One of the advantages of buying locally Is that they delivered it direct to my house on a Saturday morning. Picking it up myself wasn’t an option and delivery cost $25 though.

My first impression was that some engineer spent some serious time on a shaker table figuring out how to ship this thing without damage. They did a really impressive job with custom engineered cardboard stiffeners, pads in the doors, and a full hermetic plastic wrap.

Overall, it is an inexpensive range. Compared to the various middle and high end ranges you can find in your local home improvement store it is definitely near the bottom of the line, intended for a small apartment or similar low cost application. It is still a cut above the RV style range I bought though. I don’t say that based on extensive testing or anything, mostly just based on first impressions. The burners are cast aluminum with a cast iron top cap instead of stamped aluminum. The gas valve knobs have a more solid feel, don’t wobble around when you turn them, and don’t hang up when you try to press and turn them. It includes various features that you would “assume” as a minimum for a home unit, like electronic ignition, a window in the oven door, an inside oven light, and a generally better fit and finish.

I like the fact that it is a free standing range. It will simply fit into a gap in the counter top, and if I ever need to buy another one they are widely available in the 20” size so it will just drop right in. I will be able to fasten it securely to the floor and then not worry about custom fitting the counter around it.

It has a broiler below the oven, that I will probably never use, so that might be considered a waste of space. I might be able to store pots and pans in there, as long as they are only metal, but I probably won’t.

It’s not all good though. They included instructions for converting it to propane (which is good) and they intended to give me the replacement jets to make it happen, but instead of the 4 burner jets I needed they gave me 3 and one of those was the wrong size. Fortunately I was able to fill two of the larger jets intended for natural gas with solder and then drill them out to the correct size. I shouldn’t have to mess with this stuff, and I assume they would have given me the correct jets if I had asked, but I have no time to deal with customer service, not when I can just fix it myself. Other than that, the conversion to propane was simple enough There is one somewhat special tool required to convert the regulator, but I was able to get it done with the end of a file that happened to be about the right size.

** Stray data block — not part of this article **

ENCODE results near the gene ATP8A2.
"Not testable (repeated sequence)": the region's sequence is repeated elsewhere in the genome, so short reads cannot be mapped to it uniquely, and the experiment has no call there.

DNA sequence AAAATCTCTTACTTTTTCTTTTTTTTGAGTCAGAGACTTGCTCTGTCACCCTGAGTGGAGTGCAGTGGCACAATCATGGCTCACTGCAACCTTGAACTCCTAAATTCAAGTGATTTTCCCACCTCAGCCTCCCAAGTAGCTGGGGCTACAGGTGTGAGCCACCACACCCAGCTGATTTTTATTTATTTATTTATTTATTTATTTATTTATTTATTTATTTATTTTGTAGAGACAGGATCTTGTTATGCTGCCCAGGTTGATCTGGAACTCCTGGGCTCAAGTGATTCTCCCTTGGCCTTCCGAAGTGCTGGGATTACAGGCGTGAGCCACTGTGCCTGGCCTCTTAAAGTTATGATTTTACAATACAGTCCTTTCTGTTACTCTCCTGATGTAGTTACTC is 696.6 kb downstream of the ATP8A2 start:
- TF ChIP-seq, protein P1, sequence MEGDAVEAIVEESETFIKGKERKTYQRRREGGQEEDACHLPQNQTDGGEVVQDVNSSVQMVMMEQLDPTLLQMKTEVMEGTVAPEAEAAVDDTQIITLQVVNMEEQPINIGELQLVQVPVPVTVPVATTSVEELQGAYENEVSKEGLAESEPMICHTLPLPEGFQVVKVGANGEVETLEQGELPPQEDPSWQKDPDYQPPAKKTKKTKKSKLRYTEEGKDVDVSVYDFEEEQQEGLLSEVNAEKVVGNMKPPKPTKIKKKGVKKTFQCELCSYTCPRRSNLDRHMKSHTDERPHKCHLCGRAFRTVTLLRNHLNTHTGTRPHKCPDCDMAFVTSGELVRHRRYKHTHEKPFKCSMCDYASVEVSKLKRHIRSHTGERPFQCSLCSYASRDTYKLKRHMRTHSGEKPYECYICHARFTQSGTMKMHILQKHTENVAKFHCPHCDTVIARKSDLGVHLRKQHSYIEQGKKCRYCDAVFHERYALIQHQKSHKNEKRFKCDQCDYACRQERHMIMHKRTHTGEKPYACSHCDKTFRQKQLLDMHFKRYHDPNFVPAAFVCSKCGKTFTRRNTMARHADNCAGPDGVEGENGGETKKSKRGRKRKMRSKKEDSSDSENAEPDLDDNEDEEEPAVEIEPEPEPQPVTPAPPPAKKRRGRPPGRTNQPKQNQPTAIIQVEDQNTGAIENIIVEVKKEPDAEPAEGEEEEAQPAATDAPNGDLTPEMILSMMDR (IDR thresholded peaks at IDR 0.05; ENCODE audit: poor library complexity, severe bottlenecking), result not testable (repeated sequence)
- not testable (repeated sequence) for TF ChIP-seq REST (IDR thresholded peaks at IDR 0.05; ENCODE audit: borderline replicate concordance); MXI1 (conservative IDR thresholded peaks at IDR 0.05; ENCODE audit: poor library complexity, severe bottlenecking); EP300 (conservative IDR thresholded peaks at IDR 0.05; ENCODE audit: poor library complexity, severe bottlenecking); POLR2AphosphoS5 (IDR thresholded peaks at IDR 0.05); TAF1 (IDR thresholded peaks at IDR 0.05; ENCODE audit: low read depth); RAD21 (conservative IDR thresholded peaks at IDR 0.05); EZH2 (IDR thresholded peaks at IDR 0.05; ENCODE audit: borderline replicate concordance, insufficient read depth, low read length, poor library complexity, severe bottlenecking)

They provide a nice anti-tip bracket that is bolted to the floor and is supposed to capture the rear feet when it is slid into place. The problem is, they were supposed to give me two of them, one each for the two back feet, but they only gave me one. What I really need is 4, one for each leg, so I will have to poke around on line and see what I can find. As a manufacturing guy it is disappointing when they build an entire product, and get it pretty much right, and then mess up with the simple stuff, like forgetting the accessories.

I plugged the range into 120V AC and hooked it up to a propane tank to test it. It works exactly as you might expect. I found the flame adjustment on the knobs to be very non-linear. The flame is low for most of the knobs travel and then goes from low to full on in the last 1/8th of a turn. It’s not impossible to get a middle setting, but it takes more attention than it should. Also, part of the conversion to propane involves adjusting the lowest level flame on the burners. I ended up fully closing the adjustment screws to get the lowest possible setting, which was pretty much good enough, but it is worrisome to be at the end of adjustment range.

The oven uses an electric glow igniter which draws about 3.07A at 120V AC. That might not sound like much but it is 368W which is a lot. Fortunately it is only on when the oven flame is on, so it probably would not be on for more than about 10 minutes total while baking for over ½ hour, but It’s still a lot of wasted energy. I understand that it’s a safety consideration. They want to make darned sure that the oven doesn’t release propane without ignition. A more expensive solution would have been to use a spark igniter with a feedback loop to turn the gas off if it doesn’t light right away. In a home application the electricity used would be pretty trivial, but in an RV it is something to consider. This is one area where the RV specific range has an advantage.